When kids get into trouble, when they fail in school, and turn to destructive paths seeking power, money, and a sense of belonging, it’s easy to dismiss the child as a “bad kid”, write him off, cope with his presence in school, keep him out of the way of the students who are succeeding, wait it out until he’s no longer there.
But take a trip into the early years of that now-troubled teenager, and you’ll often find a child who faced frequent toxic stress and who didn’t have a consistent adult available for love, guidance, even food. When kids bring their trauma into public schools, administrators and teachers are faced with a depth of problem they often don’t have the resources to address. And the child turns in a direction that could lead to a life of crime, incarceration, and a universe of squandered human potential.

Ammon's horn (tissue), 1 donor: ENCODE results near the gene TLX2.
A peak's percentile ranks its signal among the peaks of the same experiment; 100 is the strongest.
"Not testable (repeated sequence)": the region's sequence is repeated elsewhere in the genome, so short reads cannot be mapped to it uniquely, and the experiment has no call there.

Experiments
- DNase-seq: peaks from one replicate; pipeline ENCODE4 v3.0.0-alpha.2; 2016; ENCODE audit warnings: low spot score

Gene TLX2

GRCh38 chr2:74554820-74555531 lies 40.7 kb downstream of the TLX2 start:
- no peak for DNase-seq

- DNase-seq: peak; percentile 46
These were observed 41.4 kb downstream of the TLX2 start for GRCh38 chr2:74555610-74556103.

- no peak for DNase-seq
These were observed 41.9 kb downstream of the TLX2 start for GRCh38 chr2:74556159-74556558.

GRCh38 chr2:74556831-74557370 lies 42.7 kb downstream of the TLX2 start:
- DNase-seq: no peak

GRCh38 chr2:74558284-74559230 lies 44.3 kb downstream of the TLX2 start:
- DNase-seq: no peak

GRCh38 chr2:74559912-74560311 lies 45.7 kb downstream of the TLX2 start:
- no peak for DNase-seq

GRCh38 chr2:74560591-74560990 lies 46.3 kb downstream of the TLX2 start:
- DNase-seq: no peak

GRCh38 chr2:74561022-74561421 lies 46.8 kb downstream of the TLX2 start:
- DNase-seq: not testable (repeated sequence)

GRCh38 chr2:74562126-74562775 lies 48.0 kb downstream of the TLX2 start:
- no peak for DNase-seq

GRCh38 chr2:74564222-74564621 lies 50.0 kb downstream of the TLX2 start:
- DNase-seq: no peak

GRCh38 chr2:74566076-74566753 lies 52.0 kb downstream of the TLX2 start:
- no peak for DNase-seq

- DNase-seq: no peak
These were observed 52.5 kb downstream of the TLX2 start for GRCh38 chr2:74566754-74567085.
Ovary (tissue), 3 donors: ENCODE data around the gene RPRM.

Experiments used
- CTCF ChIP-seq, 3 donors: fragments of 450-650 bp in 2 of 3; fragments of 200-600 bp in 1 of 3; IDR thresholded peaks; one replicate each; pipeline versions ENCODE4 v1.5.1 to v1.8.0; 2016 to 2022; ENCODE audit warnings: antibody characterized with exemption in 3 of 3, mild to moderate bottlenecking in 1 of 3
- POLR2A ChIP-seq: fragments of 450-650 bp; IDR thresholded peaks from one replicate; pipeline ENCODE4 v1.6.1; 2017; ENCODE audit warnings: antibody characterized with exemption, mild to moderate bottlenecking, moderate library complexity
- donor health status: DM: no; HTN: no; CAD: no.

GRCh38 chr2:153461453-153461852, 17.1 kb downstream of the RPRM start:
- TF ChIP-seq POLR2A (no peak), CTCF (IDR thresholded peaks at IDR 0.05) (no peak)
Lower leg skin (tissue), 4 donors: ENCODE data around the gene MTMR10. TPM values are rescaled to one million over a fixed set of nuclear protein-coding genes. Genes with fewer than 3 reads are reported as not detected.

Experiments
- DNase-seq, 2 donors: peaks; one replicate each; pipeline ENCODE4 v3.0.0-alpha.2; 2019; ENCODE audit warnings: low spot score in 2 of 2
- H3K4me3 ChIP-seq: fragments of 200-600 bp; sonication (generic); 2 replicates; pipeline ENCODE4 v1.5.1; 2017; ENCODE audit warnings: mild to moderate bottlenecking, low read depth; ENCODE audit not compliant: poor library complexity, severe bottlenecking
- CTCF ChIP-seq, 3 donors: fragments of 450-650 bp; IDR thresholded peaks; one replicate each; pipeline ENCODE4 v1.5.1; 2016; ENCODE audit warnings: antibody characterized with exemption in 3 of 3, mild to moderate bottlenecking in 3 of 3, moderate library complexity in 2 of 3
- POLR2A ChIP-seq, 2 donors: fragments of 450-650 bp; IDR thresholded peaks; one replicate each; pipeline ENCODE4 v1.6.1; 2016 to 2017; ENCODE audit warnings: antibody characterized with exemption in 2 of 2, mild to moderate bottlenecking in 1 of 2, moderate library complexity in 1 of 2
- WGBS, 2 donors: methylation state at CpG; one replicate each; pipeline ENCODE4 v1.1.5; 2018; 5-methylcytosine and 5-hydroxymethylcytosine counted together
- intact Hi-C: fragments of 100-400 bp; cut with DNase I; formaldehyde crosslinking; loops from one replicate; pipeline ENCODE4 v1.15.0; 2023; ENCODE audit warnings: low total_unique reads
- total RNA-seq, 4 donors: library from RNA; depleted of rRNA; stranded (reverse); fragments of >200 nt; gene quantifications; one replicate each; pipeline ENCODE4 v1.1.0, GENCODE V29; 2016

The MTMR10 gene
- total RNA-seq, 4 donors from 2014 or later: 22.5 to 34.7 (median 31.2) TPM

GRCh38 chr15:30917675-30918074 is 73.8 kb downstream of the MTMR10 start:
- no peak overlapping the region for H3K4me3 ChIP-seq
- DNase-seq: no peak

On this edition of CoastLine, we explore the evolving practice of and the philosophy behind juvenile justice in North Carolina and how some local leaders are working to strengthen families and provide resources in new ways.
According to the North Carolina Juvenile Justice data from 2010-2016, the number of kids put into detention centers decreased by 56%. School-based incidents decreased by nearly a third across the state.
What's behind those declining numbers?
Chris Preston, Youth Empowerment Services Manager with New Hanover County Community Justice Services